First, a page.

The Chr. Michelsen Prize for outstanding development research 2016 is awarded to Francesca R. Jensenius, Senior Research Fellow at the Norwegian Institute of International Affairs (NUPI).


Francesca R. Jensenius receives the prize for her work on the use of electoral quotas and political representation among the Scheduled Castes (SCs, the former “untouchables”) in India. In this article, she looks at the effects of electoral quotas for SCs on development. Using quantitative methods and comparing electoral districts that have had SC politicians with very similar districts that have not had SC politicians, she finds that having SCs in power does not result in changes for SCs at the electoral district level, neither on development indicators nor redistribution.

She searches for an explanation doing a series of qualitative interviews with politicians and civil servants. Drawing on evidence from these interviews she explains how SC politicians end up becoming agents of their parties rather than agents of their group, because they become integrated into the mainstream political parties. As neither the electoral system, the quota system, or party structures incentivize working for group interests, being too much of a spokesperson for SC rights compromises their chances of being re-elected.

The article “Development from Representation? A Study of Quotas for the Scheduled Castes in India” was published in American Economic Journal: Applied Economics in 2015. The jury argues that the article is a significant contribution to the study of political representation, and stresses Jensenius’ innovative use of qualitative and quantitative methods.

“The paper is a significant contribution to the study of the importance of political representation, and how other, underlying forces might limit the impacts of quotas for politically weak groups. The article uses a productive combination of qualitative and quantitative methods. In closing, Jensenius discusses alternative explanations of her findings, which strengthens the credibility of her results and interpretations. The article is very well written, and published in a highly ranked journal.”

Jensenius has had an enduring research interest in inequality and discrimination, and how legal institutions can contribute to equality. What really sparked her interest in the use of quotas in India was the massive protests against quotas she witnessed in New Delhi in the early 2000’s. India has long traditions for the use of quota systems, including quotas in politics, educational institutions and government jobs. The use of quotas in jobs and higher education has been controversial.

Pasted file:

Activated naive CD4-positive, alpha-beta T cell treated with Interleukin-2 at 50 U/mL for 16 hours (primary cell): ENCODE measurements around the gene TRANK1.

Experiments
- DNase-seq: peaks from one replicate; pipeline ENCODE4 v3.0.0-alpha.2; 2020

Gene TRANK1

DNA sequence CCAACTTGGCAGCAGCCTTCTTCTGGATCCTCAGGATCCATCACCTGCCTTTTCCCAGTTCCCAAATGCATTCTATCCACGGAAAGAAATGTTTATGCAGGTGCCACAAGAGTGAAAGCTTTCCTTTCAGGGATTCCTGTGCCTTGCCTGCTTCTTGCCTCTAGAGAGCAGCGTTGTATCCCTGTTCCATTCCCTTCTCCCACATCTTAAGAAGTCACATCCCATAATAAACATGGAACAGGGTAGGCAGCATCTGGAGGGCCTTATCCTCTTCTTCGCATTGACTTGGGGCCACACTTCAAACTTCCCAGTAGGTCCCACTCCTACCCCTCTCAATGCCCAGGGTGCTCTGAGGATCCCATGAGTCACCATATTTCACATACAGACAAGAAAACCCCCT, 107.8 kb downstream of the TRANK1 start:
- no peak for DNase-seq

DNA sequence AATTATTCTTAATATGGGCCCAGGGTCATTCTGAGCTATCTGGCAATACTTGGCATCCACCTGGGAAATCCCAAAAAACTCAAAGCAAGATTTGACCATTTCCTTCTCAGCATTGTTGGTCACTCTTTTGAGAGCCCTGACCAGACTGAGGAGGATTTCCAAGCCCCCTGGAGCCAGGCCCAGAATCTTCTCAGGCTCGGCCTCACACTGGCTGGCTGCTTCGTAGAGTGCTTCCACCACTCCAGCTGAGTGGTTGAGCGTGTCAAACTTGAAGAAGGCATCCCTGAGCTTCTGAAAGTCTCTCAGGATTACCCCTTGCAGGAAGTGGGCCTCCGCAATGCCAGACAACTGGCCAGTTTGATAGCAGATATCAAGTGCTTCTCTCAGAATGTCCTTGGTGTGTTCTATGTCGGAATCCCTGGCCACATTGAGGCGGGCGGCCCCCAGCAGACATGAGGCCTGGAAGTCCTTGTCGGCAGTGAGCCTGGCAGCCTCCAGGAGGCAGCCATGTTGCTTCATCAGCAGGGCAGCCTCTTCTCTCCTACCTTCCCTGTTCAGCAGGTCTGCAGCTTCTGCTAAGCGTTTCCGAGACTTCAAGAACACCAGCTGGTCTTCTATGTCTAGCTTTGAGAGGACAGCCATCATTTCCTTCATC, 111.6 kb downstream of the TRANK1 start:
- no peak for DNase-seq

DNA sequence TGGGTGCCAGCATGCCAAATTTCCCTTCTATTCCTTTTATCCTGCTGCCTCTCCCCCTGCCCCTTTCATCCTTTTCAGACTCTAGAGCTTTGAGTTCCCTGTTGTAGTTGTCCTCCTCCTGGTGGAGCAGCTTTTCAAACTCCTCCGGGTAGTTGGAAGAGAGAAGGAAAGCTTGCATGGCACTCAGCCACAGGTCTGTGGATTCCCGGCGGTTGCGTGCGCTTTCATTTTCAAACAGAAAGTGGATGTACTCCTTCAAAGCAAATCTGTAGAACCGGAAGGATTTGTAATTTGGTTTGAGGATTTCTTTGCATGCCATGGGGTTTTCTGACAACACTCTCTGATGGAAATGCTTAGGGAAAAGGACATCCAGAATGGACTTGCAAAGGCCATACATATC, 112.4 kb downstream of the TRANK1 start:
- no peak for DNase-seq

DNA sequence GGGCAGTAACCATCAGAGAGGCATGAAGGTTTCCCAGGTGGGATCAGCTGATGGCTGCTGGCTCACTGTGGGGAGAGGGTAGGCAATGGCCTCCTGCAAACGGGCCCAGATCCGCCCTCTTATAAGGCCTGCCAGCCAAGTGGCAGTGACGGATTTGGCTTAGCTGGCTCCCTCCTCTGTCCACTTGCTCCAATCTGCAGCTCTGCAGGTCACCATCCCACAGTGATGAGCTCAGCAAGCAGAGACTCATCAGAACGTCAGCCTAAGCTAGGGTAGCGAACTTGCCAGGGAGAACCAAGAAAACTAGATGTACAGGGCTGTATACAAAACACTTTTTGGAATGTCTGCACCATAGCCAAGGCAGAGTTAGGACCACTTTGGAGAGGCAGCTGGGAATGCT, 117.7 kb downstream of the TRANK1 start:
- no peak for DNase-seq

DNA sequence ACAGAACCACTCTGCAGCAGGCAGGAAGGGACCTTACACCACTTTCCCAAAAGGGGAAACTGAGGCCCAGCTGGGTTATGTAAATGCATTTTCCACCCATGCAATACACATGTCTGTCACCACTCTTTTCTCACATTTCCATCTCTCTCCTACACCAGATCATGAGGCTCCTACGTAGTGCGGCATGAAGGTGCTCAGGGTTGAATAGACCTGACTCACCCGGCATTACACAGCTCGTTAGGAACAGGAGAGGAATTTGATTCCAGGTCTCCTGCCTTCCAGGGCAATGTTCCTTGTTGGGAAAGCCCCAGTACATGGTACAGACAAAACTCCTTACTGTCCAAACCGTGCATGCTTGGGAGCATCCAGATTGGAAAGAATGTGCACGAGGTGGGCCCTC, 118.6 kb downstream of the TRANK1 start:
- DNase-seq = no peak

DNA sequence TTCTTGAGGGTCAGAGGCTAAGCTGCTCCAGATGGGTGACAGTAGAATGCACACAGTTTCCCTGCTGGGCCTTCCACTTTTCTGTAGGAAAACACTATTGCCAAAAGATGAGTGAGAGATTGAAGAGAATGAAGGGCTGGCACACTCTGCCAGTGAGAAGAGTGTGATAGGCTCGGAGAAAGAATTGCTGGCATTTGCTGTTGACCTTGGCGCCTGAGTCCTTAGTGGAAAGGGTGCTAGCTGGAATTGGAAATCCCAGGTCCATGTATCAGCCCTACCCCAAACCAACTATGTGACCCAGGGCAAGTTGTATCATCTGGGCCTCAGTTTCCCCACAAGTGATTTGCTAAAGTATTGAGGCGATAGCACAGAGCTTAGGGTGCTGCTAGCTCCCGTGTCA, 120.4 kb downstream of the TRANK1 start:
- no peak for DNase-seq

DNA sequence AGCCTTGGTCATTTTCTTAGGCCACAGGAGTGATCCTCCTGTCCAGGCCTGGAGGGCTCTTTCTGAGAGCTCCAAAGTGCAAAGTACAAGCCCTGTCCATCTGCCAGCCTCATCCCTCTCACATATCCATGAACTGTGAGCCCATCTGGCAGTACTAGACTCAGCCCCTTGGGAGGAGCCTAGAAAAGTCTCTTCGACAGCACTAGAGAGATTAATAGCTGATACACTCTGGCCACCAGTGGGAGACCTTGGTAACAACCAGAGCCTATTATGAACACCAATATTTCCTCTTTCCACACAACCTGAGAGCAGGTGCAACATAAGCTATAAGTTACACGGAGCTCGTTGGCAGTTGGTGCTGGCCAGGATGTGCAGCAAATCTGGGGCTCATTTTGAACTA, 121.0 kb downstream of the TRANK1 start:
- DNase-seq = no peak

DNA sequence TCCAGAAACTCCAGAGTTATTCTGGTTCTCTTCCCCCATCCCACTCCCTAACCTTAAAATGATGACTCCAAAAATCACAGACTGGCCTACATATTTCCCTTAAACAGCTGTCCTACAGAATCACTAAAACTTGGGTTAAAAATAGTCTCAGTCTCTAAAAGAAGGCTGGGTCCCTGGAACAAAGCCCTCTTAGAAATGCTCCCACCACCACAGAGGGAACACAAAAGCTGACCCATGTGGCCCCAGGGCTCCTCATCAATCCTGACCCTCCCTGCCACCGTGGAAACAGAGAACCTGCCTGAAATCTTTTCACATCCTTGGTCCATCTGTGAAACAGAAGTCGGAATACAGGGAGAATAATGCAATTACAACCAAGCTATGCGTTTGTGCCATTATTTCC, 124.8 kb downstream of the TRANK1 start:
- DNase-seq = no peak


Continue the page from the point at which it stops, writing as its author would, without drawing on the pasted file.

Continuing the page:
-When I started studying the Indian quota systems, I soon discovered that there was little research on the political quotas, even though India has one of the longest standing and most elaborate quota systems anywhere in the world. I strongly felt that this was a field in need of further research, says Jensenius.

The article is part of her PhD project, which has now developed into a forthcoming book on the consequences of electoral quotas for the Scheduled Castes. The conclusions in the book are quite optimistic. Even though there is still widespread discrimination against SCs in India, the socio-economic differences between SCs and others have decreased over time. Over time, SC politicians have also gradually become integrated into the political elite. They have become more qualified, more experienced and have entered more important and visible positions.

-Voters are equally satisfied with SC politicians and politicians from other castes. The expectations of what quotas would do in the short term may have been too high, but my research shows that electoral quotas have contributed to reducing discrimination against SCs in politics as well as in society at large. These are consequences that should not be underestimated, says Jensenius.


About the Chr. Michelsen Prize

The purpose of the Chr. Michelsen Prize for outstanding development research (50 000 NOK) is to draw attention to high-quality, relevant development research and to inspire to further research. The prize is awarded every second year by “Nationalgaven til Chr. Michelsen”, a fund which was given to Prime Minister Christian Michelsen by the Norwegian people when he resigned in 1907.

The prize is awarded to researchers under the age of 40 for an outstanding article within the field of development research. It is awarded on Chr. Michelsen’s birthday, 15 March.